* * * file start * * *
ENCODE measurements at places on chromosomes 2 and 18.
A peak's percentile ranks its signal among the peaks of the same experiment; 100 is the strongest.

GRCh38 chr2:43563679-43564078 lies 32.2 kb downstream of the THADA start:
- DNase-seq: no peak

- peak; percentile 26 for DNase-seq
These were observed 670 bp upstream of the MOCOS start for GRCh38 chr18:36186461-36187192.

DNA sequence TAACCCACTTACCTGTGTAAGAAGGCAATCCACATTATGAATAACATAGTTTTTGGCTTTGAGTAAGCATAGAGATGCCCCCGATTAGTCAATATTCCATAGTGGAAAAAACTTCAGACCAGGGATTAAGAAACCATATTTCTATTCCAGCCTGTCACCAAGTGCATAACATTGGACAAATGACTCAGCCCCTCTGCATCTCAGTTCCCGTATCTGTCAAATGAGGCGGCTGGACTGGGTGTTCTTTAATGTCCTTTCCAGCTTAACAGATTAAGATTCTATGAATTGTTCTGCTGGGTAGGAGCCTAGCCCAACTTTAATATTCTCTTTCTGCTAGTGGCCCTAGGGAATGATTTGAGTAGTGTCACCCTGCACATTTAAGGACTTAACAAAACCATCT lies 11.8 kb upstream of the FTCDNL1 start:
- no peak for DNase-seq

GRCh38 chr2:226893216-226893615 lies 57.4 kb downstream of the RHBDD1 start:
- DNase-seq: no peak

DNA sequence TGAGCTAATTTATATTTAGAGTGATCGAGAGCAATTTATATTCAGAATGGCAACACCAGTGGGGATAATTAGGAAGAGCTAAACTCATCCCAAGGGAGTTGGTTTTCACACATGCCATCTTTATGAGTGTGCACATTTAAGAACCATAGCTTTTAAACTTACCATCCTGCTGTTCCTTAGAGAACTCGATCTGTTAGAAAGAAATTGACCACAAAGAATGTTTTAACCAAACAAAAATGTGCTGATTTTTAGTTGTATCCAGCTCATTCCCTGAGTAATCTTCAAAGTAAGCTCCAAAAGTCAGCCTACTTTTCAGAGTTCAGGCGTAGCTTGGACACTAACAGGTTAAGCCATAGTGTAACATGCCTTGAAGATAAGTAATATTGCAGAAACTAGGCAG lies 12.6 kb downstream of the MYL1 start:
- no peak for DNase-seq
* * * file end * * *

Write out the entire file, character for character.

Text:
ENCODE measurements at places on chromosomes 2 and 18.
A peak's percentile ranks its signal among the peaks of the same experiment; 100 is the strongest.

GRCh38 chr2:43563679-43564078 lies 32.2 kb downstream of the THADA start:
- DNase-seq: no peak

- peak; percentile 26 for DNase-seq
These were observed 670 bp upstream of the MOCOS start for GRCh38 chr18:36186461-36187192.

DNA sequence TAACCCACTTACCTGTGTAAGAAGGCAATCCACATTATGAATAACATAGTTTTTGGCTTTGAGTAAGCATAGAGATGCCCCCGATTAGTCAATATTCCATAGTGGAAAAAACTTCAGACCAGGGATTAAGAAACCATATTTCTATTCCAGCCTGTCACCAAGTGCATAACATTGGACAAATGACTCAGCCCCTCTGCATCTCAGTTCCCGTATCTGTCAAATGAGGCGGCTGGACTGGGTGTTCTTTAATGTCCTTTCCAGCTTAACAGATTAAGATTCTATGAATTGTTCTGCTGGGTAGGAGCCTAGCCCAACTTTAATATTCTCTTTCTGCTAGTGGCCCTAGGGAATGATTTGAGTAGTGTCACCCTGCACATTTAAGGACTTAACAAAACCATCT lies 11.8 kb upstream of the FTCDNL1 start:
- no peak for DNase-seq

GRCh38 chr2:226893216-226893615 lies 57.4 kb downstream of the RHBDD1 start:
- DNase-seq: no peak

DNA sequence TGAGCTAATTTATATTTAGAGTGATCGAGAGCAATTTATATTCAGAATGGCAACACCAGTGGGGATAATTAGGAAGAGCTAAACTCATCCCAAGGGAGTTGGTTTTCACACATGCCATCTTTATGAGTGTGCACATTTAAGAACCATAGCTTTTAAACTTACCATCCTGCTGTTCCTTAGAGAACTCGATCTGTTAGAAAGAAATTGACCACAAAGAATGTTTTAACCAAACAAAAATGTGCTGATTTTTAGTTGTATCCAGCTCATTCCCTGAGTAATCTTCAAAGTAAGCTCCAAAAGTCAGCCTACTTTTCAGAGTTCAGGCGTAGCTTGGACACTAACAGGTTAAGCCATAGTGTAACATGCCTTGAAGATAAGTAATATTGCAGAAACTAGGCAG lies 12.6 kb downstream of the MYL1 start:
- no peak for DNase-seq